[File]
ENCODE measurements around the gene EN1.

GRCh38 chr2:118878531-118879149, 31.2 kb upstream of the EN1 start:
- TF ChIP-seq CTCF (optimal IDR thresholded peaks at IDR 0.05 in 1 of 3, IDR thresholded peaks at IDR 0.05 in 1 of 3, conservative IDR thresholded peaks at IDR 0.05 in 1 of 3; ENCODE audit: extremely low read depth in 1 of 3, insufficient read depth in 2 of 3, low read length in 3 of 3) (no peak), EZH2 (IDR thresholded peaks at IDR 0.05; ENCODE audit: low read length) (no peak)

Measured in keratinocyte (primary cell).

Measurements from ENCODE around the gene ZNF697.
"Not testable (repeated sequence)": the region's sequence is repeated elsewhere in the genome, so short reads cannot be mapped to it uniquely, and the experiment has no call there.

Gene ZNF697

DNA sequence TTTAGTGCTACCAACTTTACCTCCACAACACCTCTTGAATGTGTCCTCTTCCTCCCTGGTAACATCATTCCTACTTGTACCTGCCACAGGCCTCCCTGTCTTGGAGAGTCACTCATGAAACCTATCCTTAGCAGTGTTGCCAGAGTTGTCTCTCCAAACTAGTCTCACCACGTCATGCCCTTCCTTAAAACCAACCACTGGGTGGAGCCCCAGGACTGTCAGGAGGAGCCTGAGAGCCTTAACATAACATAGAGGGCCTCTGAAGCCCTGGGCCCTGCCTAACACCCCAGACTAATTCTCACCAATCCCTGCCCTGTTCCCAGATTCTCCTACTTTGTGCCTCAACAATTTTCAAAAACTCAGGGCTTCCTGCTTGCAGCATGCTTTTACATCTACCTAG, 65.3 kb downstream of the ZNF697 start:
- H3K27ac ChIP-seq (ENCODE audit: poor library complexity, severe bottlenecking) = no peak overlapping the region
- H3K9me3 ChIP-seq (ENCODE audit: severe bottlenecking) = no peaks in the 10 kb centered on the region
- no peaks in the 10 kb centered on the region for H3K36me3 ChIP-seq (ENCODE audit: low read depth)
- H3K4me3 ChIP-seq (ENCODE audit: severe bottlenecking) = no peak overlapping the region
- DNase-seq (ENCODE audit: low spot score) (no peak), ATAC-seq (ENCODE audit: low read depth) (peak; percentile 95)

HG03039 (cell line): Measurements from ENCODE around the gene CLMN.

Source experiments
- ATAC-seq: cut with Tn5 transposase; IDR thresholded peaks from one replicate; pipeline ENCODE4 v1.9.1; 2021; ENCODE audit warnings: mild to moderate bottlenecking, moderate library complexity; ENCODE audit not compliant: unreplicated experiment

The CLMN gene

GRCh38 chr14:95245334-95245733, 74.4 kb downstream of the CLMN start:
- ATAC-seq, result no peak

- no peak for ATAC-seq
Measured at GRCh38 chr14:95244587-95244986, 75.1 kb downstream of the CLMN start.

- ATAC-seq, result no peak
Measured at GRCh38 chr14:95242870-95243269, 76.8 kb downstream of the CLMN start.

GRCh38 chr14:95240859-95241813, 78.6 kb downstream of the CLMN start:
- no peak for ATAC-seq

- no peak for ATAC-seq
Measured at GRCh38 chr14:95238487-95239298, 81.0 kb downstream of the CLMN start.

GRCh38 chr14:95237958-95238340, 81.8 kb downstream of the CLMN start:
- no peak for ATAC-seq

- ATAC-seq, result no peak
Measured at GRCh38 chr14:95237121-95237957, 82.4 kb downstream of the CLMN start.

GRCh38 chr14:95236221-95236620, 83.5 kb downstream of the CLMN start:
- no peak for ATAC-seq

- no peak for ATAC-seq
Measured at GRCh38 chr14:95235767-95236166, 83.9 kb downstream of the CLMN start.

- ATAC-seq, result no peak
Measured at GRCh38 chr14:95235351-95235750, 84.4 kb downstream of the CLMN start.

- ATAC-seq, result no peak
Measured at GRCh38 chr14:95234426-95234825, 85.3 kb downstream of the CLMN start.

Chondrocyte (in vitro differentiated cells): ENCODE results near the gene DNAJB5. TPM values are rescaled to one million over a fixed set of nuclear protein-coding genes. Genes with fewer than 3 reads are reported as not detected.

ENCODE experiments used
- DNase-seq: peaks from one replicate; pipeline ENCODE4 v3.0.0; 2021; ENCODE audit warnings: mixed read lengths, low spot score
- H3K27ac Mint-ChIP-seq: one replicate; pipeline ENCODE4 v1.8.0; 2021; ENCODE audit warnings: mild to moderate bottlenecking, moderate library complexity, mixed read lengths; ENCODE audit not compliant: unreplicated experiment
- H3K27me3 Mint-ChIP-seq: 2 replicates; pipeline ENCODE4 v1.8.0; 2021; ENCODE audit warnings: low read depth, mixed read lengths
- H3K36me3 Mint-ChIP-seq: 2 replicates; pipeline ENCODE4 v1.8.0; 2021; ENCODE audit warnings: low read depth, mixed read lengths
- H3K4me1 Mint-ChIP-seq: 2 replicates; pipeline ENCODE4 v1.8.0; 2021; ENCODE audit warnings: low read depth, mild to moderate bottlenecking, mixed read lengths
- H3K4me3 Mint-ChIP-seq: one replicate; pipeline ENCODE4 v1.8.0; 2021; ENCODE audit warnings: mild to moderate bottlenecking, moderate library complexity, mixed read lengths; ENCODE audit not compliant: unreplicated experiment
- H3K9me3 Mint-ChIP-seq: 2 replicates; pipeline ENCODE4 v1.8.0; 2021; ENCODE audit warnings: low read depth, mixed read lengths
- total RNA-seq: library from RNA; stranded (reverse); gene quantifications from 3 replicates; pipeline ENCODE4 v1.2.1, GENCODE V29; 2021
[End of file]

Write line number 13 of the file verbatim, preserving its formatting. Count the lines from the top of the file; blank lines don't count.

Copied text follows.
- DNase-seq (ENCODE audit: low spot score) (no peak), ATAC-seq (ENCODE audit: low read depth) (peak; percentile 95)